will do much more to draw your reader in. Maybe you can work the Leonard bits in later. Since I’m not sure what’s going on here or where you’re headed with this, I don’t know. I don’t even know why he’s motivated to choose a plan. I know more about Leonard’s writing than I do about what’s happening here. And that’s a problem.

    My other concern with this piece is again, this is a mostly romance based community critiquing your work. If you’re going to kill off your hero on the first page, and it’s usually standard to introduce us to the H/Hn first, where does that leave us? There isn’t any indication of your genre here so I’m making the assumption that it’s romance. I take it plans A & B involve killing himself. If that’s the case, unless this is going to be a ghost story, I’d need a bit more on the first page to push me on to find out. If your heroine is going to pop up in the back seat and talk him out of it, great. If not, unless something else stellar happens, I’m afraid you’d lose the typical romance reader and though that’s not a bad thing, it limits your readership.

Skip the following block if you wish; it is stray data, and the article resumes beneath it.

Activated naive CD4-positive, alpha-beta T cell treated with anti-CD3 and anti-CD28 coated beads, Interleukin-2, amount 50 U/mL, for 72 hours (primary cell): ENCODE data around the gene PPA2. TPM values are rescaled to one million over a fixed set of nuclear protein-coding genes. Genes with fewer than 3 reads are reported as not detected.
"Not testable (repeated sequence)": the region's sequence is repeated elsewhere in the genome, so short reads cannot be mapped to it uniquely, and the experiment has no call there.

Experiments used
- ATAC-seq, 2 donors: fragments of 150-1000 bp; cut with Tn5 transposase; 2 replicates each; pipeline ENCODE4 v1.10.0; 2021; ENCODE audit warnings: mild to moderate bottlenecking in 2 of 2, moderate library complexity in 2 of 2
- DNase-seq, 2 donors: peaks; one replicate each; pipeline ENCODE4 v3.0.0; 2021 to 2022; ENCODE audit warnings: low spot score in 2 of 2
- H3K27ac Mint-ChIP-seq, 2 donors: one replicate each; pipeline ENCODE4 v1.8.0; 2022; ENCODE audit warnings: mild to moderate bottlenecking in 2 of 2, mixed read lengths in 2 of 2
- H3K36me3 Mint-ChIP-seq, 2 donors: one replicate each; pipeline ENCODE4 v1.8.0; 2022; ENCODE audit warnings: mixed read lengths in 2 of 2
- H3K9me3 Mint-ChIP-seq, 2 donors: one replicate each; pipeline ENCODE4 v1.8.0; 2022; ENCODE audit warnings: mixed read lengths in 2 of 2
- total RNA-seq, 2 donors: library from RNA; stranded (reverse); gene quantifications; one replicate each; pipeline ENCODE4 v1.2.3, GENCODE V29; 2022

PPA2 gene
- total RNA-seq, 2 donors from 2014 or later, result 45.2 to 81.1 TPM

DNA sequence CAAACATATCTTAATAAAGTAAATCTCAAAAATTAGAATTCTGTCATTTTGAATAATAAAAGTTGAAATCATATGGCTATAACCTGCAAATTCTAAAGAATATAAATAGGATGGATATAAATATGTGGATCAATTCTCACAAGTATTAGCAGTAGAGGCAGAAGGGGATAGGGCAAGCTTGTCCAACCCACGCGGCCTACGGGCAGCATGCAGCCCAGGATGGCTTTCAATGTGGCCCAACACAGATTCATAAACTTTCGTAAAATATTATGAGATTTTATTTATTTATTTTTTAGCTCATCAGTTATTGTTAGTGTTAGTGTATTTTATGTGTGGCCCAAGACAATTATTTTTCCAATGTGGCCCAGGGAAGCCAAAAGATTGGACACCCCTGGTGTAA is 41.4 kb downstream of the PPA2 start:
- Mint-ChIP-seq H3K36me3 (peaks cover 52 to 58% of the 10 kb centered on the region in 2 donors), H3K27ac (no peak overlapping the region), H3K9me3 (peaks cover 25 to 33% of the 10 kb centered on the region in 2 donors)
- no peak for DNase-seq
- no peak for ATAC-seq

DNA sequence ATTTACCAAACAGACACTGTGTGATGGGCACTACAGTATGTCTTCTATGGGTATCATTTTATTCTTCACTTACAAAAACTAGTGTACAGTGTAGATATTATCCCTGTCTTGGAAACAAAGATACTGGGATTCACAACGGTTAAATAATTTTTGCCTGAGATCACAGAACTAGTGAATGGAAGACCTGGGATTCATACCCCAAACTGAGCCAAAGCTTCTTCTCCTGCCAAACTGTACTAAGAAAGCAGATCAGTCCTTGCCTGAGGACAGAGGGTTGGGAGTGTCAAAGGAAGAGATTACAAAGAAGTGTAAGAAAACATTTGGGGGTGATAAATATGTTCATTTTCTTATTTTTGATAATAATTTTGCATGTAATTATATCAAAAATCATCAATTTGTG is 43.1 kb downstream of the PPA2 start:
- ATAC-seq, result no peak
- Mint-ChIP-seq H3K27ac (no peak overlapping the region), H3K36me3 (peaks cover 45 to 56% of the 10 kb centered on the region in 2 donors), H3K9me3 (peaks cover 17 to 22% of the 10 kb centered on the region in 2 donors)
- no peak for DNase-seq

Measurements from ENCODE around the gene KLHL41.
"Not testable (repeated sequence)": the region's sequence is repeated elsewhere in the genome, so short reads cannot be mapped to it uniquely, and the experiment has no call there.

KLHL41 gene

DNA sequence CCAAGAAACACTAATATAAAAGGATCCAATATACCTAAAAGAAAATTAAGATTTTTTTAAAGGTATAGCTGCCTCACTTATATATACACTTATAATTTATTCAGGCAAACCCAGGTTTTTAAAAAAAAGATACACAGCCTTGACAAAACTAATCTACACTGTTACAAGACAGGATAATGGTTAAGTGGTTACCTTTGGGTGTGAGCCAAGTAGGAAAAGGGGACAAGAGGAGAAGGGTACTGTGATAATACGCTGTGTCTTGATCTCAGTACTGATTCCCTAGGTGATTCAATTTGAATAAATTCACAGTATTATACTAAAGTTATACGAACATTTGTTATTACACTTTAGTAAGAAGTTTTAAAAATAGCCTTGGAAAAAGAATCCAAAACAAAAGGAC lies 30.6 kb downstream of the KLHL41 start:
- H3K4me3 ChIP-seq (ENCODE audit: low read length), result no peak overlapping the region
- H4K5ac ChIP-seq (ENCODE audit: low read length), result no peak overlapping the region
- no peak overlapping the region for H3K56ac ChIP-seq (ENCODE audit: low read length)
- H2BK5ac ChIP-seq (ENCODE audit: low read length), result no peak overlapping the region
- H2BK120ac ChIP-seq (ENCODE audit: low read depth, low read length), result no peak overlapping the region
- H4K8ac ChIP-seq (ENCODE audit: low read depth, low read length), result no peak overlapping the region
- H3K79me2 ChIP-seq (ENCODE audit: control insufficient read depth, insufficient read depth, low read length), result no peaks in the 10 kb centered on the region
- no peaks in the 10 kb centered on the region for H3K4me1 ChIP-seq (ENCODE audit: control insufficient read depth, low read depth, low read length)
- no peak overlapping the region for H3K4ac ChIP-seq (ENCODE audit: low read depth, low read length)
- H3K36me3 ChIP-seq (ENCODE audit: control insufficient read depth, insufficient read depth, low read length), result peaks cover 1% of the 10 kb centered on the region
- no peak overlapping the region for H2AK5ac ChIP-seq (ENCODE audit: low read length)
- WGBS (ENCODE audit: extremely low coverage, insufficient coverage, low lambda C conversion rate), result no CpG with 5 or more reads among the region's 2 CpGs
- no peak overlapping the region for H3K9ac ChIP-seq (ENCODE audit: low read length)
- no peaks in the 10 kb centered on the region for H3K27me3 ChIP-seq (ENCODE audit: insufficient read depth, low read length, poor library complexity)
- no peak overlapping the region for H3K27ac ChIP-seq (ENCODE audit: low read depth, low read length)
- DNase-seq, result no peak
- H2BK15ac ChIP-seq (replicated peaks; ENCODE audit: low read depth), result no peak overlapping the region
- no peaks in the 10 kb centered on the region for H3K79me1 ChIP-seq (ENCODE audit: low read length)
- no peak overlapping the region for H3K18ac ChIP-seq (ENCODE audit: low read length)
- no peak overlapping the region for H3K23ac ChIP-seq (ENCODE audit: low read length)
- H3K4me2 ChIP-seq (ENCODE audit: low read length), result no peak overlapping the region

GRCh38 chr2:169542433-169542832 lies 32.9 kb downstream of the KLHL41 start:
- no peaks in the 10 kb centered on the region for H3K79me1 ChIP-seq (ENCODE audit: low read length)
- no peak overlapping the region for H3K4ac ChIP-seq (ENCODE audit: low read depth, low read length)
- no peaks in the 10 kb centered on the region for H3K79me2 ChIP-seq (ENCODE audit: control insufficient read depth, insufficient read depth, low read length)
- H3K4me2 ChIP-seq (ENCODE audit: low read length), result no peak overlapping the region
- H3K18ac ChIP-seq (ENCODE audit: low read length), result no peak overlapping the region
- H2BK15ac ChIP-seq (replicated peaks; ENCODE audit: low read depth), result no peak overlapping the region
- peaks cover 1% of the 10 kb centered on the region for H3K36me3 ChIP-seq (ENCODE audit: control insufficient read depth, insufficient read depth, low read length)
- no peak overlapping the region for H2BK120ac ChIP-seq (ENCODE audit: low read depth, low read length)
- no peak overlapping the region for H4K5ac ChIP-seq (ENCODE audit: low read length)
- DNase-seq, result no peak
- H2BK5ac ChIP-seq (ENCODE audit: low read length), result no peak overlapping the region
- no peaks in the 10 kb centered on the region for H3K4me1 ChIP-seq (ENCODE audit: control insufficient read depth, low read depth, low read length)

Kudos for putting it out there. It’s a very hard thing to do. Good luck!

  8. theo
    Apr 14, 2012 @ 08:43:55

    I see the editing isn’t available again, but what I meant to explain is, since I live outside Detroit, his writing brings a lot of the city and suburbs that I know, alive, because his descriptions are so spot on.

  9. Lori Green
    Apr 14, 2012 @ 10:23:23

    I’d keep reading. I’ve read Leonard and love his style and I love your style too. The voice is original, the opening is different and I trust that this is going to be a story that breaks out of the mold.

    I want to read more.

  10. Darlynne
    Apr 14, 2012 @ 10:29:02

    I love your voice, your writing is sharp and appealing, I’ve read Elmore Leonard and think you’re on to something. I’m willing to dismiss the confusion in the belief that all will become clear with a larger sample, but agree that the other comments here are valid.

    As for choosing this site to unveil your writing? Even if they aren’t fans of whatever genre you’ve chosen, DA readers still know good and bad writing when they see it. The more feedback the better, imo.

    Thank you for putting your work out there, I hope to see more of it one day.

  11. Author
    Apr 14, 2012 @ 10:56:31

    I just peeked in to see what folks are thinking so far. . .